Mountain review: A documentary, best viewed in its IMAX format, about the mountain, its history, and our long-standing fascination with it.
Mountain review by Paul Heath.
Acquired by Dogwoof for distribution in the UK, Mountain comes to the screen courtesy of Jennifer Peedom, who you may remember brought the stunning documentary Sherpa to film festivals and cinema screens around the world a couple of years ago. Her new film doesn’t sway too far away from her previous work, though this time completely focuses attention on the Mountain of the title – not one specifically, but the mountain as a broad subject, and our fascination with it as human beings.
Related: Sherpa review
The opening of the film sees us in the company of the Australian Chamber Orchestra, tuning up as they as they prepare to unleash their magnificent sound. There’s also the hint of Willem Dafoe’s striking, very distinguishable voice in the background, clearly talking to someone as he approaches a microphone before uttering, ‘I’m ready’.
We then cut to the mountain of the title, just one of the many we’ll be treated to in its imposing beauty throughout this tight, 70-minute insight into the splendour of its being. Sweeping vistas, accompanied by the arresting sounds of the classical orchestra follow, Dafoe’s voice guiding us through a journey into the spectacle and history of our fascination with conquering them, from the early years of voyages of exploration and map-making, through to the extreme sports and death-defying feats individuals take on in various mountainous locations around the world.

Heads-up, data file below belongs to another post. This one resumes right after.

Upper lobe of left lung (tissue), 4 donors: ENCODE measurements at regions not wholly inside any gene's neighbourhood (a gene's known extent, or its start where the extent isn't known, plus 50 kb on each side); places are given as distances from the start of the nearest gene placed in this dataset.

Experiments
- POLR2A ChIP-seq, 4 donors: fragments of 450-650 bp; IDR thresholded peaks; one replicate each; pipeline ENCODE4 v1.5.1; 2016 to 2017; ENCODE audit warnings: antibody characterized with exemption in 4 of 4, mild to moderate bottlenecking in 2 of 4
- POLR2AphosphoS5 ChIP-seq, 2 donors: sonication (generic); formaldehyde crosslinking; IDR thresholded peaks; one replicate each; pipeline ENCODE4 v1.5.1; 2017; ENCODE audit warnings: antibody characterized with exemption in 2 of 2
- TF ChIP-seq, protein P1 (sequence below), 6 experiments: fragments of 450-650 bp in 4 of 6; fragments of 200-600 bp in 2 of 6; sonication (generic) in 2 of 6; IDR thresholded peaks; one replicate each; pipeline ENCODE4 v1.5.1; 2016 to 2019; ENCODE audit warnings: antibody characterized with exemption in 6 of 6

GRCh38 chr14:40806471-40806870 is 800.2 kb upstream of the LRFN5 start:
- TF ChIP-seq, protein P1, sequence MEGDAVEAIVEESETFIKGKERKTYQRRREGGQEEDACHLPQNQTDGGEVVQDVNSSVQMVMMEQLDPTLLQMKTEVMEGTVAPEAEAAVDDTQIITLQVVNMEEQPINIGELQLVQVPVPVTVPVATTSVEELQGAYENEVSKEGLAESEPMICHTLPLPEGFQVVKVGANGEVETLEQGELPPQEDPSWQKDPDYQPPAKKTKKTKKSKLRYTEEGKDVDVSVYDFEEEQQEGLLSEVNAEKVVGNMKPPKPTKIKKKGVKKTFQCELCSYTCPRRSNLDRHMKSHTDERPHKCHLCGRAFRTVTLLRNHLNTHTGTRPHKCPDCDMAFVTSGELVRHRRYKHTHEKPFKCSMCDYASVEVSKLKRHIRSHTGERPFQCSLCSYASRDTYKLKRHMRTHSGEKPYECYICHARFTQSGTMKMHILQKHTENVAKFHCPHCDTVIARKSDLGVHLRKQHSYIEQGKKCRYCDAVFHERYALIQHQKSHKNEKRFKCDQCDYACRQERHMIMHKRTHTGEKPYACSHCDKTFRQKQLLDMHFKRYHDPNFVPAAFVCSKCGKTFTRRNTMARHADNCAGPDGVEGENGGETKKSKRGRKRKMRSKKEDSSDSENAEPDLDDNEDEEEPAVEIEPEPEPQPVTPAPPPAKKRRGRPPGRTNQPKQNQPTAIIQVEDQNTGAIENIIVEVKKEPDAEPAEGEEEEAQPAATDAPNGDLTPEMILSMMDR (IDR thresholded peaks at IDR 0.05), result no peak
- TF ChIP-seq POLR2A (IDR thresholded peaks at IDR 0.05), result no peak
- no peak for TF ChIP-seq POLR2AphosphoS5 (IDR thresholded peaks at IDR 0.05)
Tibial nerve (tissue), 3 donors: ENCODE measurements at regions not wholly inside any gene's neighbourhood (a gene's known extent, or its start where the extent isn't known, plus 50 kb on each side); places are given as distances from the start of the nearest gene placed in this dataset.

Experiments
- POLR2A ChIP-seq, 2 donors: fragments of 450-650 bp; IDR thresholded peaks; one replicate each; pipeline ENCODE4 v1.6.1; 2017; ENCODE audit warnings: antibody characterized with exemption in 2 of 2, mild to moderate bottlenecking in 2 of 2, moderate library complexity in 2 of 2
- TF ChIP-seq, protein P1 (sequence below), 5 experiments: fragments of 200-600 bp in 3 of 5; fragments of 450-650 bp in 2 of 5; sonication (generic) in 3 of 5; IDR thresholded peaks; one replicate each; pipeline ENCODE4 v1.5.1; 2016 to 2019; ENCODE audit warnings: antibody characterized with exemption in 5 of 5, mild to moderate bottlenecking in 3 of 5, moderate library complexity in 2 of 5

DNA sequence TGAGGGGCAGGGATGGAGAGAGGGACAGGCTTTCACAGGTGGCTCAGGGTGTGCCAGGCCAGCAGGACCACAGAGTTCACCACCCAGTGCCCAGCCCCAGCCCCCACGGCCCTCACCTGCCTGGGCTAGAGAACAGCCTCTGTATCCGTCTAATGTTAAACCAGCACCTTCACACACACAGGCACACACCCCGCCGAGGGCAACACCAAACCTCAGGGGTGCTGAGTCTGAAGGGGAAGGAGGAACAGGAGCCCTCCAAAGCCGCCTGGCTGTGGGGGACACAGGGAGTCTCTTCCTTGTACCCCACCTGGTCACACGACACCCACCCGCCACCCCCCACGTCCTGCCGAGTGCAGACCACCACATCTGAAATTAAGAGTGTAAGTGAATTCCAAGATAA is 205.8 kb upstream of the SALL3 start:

The two biggest assets are the sound and picture, its IMAX format providing a delicious feast that is worth the admission alone. Cinematographer Renan Ozturk re-teams with Peedom for the second time, crafting an elegant, well-designed look, which, when coupled with the graceful, and sometimes dramatic elements of the score, provide a hypnotic, mesmerising feeling to proceedings. This is only dashed when Peedom and screenwriter Robert Macfarlane divert our attention to the more courageous efforts of the free-climbers – some scenes are certainly not for the faint of heart – and to the extreme sportsmen and women who push life on the mountain to the limits, living their life-threatening dreams, pushing themselves to the absolute limit, staring into the abyss.
Mountain is remarkable filmmaking, but whether is more an experience than an insightful documentary. While its visuals and audible assets, which include entrancing drawl from the spellbinding sounds of Dafoe, command you to see the film in the biggest auditorium possible, one can’t help but think that a viewing in a smaller environment would take away its grandness and the overall lasting memory of it. As it stands, in the large-scale format we saw it in, Mountain is as enormous and fascinating as its subject, and quite the cinematic experience.
Mountain review by Paul Heath, October 2017.
Mountain will be released by Dogwoof on 15th December 2017.